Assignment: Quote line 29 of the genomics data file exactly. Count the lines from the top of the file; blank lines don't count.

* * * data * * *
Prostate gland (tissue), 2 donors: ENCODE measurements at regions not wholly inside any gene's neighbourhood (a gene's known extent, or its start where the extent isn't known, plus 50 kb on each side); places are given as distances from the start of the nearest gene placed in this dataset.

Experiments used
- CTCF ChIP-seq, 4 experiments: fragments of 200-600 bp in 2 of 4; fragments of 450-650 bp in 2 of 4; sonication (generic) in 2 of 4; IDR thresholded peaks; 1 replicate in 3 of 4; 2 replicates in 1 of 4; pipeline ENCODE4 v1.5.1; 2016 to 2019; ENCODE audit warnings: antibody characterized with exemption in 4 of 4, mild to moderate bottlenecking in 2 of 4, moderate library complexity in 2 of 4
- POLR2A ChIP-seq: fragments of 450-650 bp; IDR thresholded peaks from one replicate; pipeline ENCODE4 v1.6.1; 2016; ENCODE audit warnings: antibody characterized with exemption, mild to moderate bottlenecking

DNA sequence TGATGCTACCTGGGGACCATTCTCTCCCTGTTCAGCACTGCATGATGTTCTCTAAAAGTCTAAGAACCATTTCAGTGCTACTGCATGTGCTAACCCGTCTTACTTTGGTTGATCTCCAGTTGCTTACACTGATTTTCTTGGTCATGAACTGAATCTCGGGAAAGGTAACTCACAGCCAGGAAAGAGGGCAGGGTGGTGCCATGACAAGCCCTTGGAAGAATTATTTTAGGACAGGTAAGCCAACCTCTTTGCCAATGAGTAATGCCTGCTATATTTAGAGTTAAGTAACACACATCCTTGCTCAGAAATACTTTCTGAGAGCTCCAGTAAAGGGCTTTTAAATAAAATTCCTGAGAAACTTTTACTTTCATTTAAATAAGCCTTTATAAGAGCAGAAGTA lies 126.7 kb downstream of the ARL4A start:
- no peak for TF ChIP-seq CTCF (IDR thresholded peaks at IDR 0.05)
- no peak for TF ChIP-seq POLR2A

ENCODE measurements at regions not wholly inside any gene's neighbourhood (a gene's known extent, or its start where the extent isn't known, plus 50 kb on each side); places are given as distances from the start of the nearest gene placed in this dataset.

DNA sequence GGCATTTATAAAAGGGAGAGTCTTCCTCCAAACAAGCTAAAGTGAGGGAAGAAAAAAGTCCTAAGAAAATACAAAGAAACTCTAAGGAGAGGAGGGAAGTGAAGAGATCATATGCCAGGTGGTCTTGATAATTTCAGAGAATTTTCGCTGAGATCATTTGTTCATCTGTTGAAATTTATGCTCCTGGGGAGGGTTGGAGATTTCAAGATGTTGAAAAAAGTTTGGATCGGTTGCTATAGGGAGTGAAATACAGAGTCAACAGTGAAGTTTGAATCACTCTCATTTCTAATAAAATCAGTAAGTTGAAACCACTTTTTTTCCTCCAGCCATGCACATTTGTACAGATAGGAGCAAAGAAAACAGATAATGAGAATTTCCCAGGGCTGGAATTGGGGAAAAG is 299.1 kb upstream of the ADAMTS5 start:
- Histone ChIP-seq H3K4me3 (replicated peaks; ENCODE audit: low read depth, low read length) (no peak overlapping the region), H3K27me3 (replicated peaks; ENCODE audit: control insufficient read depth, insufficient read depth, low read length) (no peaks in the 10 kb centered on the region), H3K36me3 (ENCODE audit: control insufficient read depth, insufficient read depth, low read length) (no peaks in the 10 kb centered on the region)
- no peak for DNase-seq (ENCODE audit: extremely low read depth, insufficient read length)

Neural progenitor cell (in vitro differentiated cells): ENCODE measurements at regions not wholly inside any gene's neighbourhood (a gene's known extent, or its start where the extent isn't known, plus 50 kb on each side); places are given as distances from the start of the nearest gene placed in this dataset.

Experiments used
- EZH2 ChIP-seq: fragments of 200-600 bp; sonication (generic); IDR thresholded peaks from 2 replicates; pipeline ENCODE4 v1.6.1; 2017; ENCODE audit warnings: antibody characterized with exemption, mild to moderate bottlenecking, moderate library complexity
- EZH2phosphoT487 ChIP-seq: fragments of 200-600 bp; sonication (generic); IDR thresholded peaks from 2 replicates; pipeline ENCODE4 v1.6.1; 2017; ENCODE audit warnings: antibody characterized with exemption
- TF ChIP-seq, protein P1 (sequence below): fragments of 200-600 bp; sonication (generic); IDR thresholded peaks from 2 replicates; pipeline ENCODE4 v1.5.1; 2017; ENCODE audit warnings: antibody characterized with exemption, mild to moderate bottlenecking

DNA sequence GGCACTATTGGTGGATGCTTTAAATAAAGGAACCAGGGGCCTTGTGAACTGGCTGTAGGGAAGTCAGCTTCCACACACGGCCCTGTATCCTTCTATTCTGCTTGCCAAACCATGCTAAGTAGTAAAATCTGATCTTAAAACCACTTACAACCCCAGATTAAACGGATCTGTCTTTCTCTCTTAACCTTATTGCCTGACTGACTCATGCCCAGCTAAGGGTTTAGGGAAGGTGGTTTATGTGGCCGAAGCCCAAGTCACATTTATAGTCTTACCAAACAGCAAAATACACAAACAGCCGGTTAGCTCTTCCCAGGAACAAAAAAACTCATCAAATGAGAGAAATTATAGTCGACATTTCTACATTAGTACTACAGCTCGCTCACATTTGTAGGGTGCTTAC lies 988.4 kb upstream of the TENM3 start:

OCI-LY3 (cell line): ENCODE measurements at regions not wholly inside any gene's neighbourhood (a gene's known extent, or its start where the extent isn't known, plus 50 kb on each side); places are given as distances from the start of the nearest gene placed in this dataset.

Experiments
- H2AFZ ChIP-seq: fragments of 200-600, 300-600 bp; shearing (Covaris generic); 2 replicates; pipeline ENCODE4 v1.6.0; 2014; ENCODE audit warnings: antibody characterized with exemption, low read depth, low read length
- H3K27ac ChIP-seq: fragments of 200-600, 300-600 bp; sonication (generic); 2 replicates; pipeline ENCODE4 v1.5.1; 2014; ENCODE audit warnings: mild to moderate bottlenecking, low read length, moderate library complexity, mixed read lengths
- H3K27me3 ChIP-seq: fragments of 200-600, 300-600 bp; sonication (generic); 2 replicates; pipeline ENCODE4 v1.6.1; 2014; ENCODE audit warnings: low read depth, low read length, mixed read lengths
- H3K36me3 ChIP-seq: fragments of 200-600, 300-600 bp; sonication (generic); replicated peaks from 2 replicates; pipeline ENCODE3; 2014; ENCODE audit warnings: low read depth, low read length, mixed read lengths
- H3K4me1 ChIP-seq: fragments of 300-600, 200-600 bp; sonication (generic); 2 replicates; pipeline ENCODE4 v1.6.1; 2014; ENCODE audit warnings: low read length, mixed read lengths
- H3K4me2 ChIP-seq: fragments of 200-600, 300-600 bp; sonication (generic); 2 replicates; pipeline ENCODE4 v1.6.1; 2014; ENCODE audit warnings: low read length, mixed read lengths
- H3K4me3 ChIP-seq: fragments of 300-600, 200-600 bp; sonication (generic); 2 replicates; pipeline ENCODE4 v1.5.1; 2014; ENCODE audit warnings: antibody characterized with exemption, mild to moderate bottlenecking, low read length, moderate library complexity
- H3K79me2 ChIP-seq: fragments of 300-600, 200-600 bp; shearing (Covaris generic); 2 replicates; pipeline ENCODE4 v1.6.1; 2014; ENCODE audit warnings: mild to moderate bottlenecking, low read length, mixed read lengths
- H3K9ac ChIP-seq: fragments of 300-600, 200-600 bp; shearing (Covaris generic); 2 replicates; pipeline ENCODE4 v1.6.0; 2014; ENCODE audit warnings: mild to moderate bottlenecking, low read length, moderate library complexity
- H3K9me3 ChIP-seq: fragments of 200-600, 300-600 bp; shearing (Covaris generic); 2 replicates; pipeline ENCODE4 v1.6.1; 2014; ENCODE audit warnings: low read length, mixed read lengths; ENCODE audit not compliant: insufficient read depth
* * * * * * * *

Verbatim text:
- H3K9me3 ChIP-seq: fragments of 200-600, 300-600 bp; shearing (Covaris generic); 2 replicates; pipeline ENCODE4 v1.6.1; 2014; ENCODE audit warnings: low read length, mixed read lengths; ENCODE audit not compliant: insufficient read depth